Equus ferus caballus
Icelandic horses weigh between 330 and 380 kilograms and stand an average of 132 and 142 cm high, which is often considered pony size, but breeders and breed registries always refer to Icelandics as horses. Several theories have been put forward as to why Icelandics are always called horses, among them the breed's spirited temperament and large personality. Another theory suggests that the breed's weight, bone structure and weight-carrying abilities mean it can be classified as a horse, rather than a pony. The breed comes in many coat colors, including chestnut, dun, bay, black, gray, palomino, pinto and roan. There are over 100 names for various colors and color patterns in the Icelandic language. They have well-proportioned heads, with straight profiles and wide foreheads. The neck is short, muscular, and broad at the base; the withers broad and low, the chest deep, the shoulders muscular and slightly sloping; the back long; the croup broad, muscular, short and slightly sloping. The legs are strong and short, with relatively long cannon bones and short pasterns. The mane and tail are full, with coarse hair, and the tail is set low. The breed is known to be hardy and an easy keeper.The breed has a double coat developed for extra insulation in cold temperatures.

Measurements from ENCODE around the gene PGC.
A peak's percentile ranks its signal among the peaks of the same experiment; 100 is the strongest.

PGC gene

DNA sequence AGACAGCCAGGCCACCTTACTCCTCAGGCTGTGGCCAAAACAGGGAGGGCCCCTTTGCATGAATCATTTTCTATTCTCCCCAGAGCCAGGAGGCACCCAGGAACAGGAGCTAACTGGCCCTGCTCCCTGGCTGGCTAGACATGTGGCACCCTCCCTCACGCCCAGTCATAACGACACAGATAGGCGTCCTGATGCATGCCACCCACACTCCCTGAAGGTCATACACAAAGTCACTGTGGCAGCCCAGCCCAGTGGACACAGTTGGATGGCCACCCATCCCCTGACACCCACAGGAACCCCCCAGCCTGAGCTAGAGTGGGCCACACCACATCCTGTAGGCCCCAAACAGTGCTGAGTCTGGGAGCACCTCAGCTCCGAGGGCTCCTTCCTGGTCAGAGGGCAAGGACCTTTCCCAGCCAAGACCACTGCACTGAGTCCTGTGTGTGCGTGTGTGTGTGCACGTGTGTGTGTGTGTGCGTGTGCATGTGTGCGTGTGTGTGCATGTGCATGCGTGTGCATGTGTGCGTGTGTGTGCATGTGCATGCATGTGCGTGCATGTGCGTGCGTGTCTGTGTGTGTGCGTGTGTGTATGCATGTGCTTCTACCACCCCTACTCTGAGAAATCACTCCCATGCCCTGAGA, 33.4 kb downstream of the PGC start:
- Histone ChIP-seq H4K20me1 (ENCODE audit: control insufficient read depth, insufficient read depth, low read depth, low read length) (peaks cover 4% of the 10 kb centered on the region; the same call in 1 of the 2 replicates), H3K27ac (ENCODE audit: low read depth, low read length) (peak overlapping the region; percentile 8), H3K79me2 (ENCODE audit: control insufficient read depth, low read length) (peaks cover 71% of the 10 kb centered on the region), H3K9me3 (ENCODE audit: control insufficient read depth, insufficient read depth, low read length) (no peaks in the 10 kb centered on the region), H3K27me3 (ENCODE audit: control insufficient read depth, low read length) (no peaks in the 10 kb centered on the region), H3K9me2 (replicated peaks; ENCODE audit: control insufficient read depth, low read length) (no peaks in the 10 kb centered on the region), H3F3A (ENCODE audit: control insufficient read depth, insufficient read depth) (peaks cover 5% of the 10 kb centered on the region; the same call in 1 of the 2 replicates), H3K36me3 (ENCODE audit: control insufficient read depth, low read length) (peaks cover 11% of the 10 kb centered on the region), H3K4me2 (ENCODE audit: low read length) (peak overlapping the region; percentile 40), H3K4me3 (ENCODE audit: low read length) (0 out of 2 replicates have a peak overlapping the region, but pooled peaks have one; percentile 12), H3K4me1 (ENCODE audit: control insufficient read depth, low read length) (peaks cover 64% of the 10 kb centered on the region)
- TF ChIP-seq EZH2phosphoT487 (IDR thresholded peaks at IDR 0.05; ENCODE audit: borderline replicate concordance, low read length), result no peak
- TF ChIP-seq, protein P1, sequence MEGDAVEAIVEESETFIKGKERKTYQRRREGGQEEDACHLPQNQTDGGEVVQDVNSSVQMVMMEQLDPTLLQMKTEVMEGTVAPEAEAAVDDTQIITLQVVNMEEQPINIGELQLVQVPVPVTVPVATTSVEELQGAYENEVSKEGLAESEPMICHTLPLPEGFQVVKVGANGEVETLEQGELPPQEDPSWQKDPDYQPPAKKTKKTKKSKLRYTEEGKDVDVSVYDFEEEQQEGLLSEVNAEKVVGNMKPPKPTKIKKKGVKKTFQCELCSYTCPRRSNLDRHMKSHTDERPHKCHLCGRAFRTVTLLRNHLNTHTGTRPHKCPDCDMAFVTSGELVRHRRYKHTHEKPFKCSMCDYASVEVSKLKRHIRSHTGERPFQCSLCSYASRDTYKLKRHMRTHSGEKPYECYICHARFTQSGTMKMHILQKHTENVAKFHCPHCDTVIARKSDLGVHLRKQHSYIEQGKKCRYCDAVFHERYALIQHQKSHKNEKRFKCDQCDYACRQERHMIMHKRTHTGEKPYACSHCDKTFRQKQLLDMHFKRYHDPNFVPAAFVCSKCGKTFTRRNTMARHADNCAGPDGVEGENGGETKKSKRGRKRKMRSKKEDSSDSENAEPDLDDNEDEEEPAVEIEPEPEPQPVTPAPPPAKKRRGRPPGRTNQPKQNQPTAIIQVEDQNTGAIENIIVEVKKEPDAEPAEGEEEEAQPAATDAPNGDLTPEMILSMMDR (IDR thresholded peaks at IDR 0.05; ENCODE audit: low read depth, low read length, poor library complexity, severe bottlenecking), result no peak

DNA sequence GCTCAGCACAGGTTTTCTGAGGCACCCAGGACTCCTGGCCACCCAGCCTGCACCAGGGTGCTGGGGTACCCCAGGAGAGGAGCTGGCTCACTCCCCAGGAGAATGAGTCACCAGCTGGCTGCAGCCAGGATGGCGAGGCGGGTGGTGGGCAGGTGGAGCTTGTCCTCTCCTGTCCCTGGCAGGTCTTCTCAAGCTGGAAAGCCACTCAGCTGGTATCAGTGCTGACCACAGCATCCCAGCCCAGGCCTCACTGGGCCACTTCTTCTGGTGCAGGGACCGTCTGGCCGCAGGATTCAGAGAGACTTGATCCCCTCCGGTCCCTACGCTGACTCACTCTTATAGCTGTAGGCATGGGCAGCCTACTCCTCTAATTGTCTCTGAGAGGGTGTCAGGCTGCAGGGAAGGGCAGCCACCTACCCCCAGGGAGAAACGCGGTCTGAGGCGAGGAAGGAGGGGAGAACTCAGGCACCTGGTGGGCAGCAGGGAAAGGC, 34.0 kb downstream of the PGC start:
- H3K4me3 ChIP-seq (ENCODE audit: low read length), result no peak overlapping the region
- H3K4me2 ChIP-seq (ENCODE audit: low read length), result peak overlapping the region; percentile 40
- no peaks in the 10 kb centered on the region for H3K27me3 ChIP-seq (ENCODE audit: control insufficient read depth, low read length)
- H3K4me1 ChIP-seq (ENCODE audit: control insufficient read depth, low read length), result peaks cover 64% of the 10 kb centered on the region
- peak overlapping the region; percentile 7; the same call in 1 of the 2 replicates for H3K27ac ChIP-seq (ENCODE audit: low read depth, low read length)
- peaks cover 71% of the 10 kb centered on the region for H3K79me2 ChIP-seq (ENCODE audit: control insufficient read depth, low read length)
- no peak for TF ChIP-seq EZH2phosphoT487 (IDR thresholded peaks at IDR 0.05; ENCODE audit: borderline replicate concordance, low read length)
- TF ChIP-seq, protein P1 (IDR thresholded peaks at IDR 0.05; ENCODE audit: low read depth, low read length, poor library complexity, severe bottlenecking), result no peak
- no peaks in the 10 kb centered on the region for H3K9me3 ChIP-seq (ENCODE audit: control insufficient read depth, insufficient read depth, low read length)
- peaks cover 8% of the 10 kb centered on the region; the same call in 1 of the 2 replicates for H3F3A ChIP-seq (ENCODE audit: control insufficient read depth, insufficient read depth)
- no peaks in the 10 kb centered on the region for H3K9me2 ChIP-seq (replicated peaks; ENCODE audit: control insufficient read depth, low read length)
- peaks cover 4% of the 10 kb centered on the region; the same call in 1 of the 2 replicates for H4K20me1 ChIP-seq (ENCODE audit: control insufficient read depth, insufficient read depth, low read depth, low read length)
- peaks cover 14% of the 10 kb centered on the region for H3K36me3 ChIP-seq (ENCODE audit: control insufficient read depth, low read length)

Heathlands and woodlands.
An Icelandic horse scoping me out. These Icelandic horses are free to roam the heathlands and woodlands of National Park Veluwezoom. Spotted in National Park Veluwezoom, Holland. (sources:see reference)